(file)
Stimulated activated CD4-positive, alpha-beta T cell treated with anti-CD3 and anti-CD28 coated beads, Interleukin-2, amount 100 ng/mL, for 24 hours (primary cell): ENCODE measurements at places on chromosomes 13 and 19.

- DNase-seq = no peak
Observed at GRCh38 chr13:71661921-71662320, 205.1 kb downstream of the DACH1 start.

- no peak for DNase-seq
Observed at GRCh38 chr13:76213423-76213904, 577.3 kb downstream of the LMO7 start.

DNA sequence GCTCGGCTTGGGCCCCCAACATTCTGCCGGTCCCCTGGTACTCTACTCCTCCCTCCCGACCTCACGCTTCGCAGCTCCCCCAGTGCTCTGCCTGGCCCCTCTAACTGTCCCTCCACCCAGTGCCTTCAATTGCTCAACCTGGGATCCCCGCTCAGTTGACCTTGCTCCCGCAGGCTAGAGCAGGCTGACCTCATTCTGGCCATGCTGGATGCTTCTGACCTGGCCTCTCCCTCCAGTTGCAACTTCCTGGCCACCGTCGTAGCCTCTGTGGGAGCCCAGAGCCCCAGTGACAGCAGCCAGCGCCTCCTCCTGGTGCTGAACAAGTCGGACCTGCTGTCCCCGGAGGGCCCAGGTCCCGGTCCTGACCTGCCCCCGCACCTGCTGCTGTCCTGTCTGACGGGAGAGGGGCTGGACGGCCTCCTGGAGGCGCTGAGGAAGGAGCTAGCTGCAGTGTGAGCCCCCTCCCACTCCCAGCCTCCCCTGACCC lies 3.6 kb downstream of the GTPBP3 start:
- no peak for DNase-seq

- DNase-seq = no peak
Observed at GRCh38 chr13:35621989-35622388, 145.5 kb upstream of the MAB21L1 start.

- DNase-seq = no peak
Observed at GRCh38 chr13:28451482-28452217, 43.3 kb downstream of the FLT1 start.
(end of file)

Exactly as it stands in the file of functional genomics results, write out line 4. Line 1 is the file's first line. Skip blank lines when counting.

- no peak for DNase-seq